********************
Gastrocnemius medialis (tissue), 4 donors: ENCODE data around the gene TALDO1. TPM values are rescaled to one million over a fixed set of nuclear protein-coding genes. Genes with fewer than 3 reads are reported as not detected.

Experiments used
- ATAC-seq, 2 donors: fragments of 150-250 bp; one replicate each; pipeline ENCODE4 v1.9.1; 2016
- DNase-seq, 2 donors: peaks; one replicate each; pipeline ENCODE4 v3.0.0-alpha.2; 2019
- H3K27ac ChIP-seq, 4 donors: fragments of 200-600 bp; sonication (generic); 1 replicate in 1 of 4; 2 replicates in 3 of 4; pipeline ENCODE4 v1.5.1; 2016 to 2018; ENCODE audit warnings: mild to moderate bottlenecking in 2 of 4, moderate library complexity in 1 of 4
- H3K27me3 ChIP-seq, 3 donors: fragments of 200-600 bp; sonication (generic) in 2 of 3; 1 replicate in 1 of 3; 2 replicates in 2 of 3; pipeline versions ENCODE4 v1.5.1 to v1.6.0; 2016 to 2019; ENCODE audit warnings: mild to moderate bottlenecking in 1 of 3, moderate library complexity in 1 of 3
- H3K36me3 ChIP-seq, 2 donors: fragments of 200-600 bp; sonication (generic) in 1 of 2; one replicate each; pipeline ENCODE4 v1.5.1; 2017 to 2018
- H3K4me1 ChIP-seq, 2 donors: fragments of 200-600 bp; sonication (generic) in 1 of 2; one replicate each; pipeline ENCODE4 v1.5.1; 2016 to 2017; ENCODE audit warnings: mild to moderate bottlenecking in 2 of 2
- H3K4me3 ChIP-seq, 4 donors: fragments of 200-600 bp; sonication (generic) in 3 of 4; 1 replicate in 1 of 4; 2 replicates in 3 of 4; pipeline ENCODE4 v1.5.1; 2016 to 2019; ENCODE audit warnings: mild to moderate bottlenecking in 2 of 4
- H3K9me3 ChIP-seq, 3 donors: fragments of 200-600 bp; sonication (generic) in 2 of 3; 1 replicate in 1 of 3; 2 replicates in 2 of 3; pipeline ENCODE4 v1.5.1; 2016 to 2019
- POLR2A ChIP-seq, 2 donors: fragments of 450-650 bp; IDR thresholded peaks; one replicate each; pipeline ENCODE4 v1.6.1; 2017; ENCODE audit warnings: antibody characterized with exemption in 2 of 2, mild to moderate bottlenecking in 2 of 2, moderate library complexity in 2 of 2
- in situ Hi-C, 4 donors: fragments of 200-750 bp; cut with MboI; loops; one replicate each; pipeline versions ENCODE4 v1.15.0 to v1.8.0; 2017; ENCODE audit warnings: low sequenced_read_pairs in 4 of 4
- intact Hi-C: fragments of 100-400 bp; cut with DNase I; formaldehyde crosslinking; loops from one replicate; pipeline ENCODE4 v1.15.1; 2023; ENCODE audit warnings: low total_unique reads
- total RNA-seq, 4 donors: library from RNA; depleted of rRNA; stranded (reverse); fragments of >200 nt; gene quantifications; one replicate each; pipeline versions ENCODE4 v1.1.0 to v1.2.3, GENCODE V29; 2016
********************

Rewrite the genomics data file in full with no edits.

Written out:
Gastrocnemius medialis (tissue), 4 donors: ENCODE data around the gene TALDO1. TPM values are rescaled to one million over a fixed set of nuclear protein-coding genes. Genes with fewer than 3 reads are reported as not detected.

Experiments used
- ATAC-seq, 2 donors: fragments of 150-250 bp; one replicate each; pipeline ENCODE4 v1.9.1; 2016
- DNase-seq, 2 donors: peaks; one replicate each; pipeline ENCODE4 v3.0.0-alpha.2; 2019
- H3K27ac ChIP-seq, 4 donors: fragments of 200-600 bp; sonication (generic); 1 replicate in 1 of 4; 2 replicates in 3 of 4; pipeline ENCODE4 v1.5.1; 2016 to 2018; ENCODE audit warnings: mild to moderate bottlenecking in 2 of 4, moderate library complexity in 1 of 4
- H3K27me3 ChIP-seq, 3 donors: fragments of 200-600 bp; sonication (generic) in 2 of 3; 1 replicate in 1 of 3; 2 replicates in 2 of 3; pipeline versions ENCODE4 v1.5.1 to v1.6.0; 2016 to 2019; ENCODE audit warnings: mild to moderate bottlenecking in 1 of 3, moderate library complexity in 1 of 3
- H3K36me3 ChIP-seq, 2 donors: fragments of 200-600 bp; sonication (generic) in 1 of 2; one replicate each; pipeline ENCODE4 v1.5.1; 2017 to 2018
- H3K4me1 ChIP-seq, 2 donors: fragments of 200-600 bp; sonication (generic) in 1 of 2; one replicate each; pipeline ENCODE4 v1.5.1; 2016 to 2017; ENCODE audit warnings: mild to moderate bottlenecking in 2 of 2
- H3K4me3 ChIP-seq, 4 donors: fragments of 200-600 bp; sonication (generic) in 3 of 4; 1 replicate in 1 of 4; 2 replicates in 3 of 4; pipeline ENCODE4 v1.5.1; 2016 to 2019; ENCODE audit warnings: mild to moderate bottlenecking in 2 of 4
- H3K9me3 ChIP-seq, 3 donors: fragments of 200-600 bp; sonication (generic) in 2 of 3; 1 replicate in 1 of 3; 2 replicates in 2 of 3; pipeline ENCODE4 v1.5.1; 2016 to 2019
- POLR2A ChIP-seq, 2 donors: fragments of 450-650 bp; IDR thresholded peaks; one replicate each; pipeline ENCODE4 v1.6.1; 2017; ENCODE audit warnings: antibody characterized with exemption in 2 of 2, mild to moderate bottlenecking in 2 of 2, moderate library complexity in 2 of 2
- in situ Hi-C, 4 donors: fragments of 200-750 bp; cut with MboI; loops; one replicate each; pipeline versions ENCODE4 v1.15.0 to v1.8.0; 2017; ENCODE audit warnings: low sequenced_read_pairs in 4 of 4
- intact Hi-C: fragments of 100-400 bp; cut with DNase I; formaldehyde crosslinking; loops from one replicate; pipeline ENCODE4 v1.15.1; 2023; ENCODE audit warnings: low total_unique reads
- total RNA-seq, 4 donors: library from RNA; depleted of rRNA; stranded (reverse); fragments of >200 nt; gene quantifications; one replicate each; pipeline versions ENCODE4 v1.1.0 to v1.2.3, GENCODE V29; 2016